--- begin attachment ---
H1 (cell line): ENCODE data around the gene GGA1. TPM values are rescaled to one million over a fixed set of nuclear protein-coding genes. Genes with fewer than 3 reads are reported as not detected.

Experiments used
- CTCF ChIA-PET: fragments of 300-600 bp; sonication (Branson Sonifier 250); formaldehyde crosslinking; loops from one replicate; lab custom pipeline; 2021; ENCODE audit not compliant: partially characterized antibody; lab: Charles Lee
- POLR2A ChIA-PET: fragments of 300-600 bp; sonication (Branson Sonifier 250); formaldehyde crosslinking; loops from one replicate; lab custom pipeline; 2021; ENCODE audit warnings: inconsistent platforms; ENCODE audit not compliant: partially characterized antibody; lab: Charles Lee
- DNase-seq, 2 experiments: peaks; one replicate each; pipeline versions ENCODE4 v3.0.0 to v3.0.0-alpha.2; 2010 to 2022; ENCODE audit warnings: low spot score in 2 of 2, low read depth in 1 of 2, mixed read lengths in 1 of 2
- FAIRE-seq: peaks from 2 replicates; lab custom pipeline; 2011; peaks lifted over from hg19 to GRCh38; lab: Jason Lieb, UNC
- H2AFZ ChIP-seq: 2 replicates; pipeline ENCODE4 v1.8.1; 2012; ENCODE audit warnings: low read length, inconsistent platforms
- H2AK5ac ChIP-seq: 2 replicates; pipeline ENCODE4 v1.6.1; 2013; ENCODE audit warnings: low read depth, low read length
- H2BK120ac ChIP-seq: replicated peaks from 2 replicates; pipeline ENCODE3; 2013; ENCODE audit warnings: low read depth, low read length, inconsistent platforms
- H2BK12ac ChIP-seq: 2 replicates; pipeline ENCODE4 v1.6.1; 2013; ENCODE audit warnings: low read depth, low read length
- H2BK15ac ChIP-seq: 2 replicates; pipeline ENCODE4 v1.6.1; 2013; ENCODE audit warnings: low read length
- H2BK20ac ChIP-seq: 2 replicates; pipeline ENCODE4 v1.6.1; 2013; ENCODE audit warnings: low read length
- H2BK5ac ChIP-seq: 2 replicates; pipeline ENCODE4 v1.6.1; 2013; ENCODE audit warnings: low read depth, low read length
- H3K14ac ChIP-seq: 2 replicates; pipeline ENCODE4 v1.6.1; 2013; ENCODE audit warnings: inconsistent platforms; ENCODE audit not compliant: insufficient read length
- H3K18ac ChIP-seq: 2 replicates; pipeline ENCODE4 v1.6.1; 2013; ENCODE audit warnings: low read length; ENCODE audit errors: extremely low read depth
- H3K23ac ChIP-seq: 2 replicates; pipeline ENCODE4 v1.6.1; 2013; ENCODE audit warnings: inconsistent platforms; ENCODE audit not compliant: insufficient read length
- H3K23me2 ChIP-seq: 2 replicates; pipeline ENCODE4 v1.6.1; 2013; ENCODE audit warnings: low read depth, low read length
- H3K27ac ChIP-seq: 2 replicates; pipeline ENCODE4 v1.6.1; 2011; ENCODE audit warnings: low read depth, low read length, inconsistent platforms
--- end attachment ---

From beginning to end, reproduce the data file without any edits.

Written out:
H1 (cell line): ENCODE data around the gene GGA1. TPM values are rescaled to one million over a fixed set of nuclear protein-coding genes. Genes with fewer than 3 reads are reported as not detected.

Experiments used
- CTCF ChIA-PET: fragments of 300-600 bp; sonication (Branson Sonifier 250); formaldehyde crosslinking; loops from one replicate; lab custom pipeline; 2021; ENCODE audit not compliant: partially characterized antibody; lab: Charles Lee
- POLR2A ChIA-PET: fragments of 300-600 bp; sonication (Branson Sonifier 250); formaldehyde crosslinking; loops from one replicate; lab custom pipeline; 2021; ENCODE audit warnings: inconsistent platforms; ENCODE audit not compliant: partially characterized antibody; lab: Charles Lee
- DNase-seq, 2 experiments: peaks; one replicate each; pipeline versions ENCODE4 v3.0.0 to v3.0.0-alpha.2; 2010 to 2022; ENCODE audit warnings: low spot score in 2 of 2, low read depth in 1 of 2, mixed read lengths in 1 of 2
- FAIRE-seq: peaks from 2 replicates; lab custom pipeline; 2011; peaks lifted over from hg19 to GRCh38; lab: Jason Lieb, UNC
- H2AFZ ChIP-seq: 2 replicates; pipeline ENCODE4 v1.8.1; 2012; ENCODE audit warnings: low read length, inconsistent platforms
- H2AK5ac ChIP-seq: 2 replicates; pipeline ENCODE4 v1.6.1; 2013; ENCODE audit warnings: low read depth, low read length
- H2BK120ac ChIP-seq: replicated peaks from 2 replicates; pipeline ENCODE3; 2013; ENCODE audit warnings: low read depth, low read length, inconsistent platforms
- H2BK12ac ChIP-seq: 2 replicates; pipeline ENCODE4 v1.6.1; 2013; ENCODE audit warnings: low read depth, low read length
- H2BK15ac ChIP-seq: 2 replicates; pipeline ENCODE4 v1.6.1; 2013; ENCODE audit warnings: low read length
- H2BK20ac ChIP-seq: 2 replicates; pipeline ENCODE4 v1.6.1; 2013; ENCODE audit warnings: low read length
- H2BK5ac ChIP-seq: 2 replicates; pipeline ENCODE4 v1.6.1; 2013; ENCODE audit warnings: low read depth, low read length
- H3K14ac ChIP-seq: 2 replicates; pipeline ENCODE4 v1.6.1; 2013; ENCODE audit warnings: inconsistent platforms; ENCODE audit not compliant: insufficient read length
- H3K18ac ChIP-seq: 2 replicates; pipeline ENCODE4 v1.6.1; 2013; ENCODE audit warnings: low read length; ENCODE audit errors: extremely low read depth
- H3K23ac ChIP-seq: 2 replicates; pipeline ENCODE4 v1.6.1; 2013; ENCODE audit warnings: inconsistent platforms; ENCODE audit not compliant: insufficient read length
- H3K23me2 ChIP-seq: 2 replicates; pipeline ENCODE4 v1.6.1; 2013; ENCODE audit warnings: low read depth, low read length
- H3K27ac ChIP-seq: 2 replicates; pipeline ENCODE4 v1.6.1; 2011; ENCODE audit warnings: low read depth, low read length, inconsistent platforms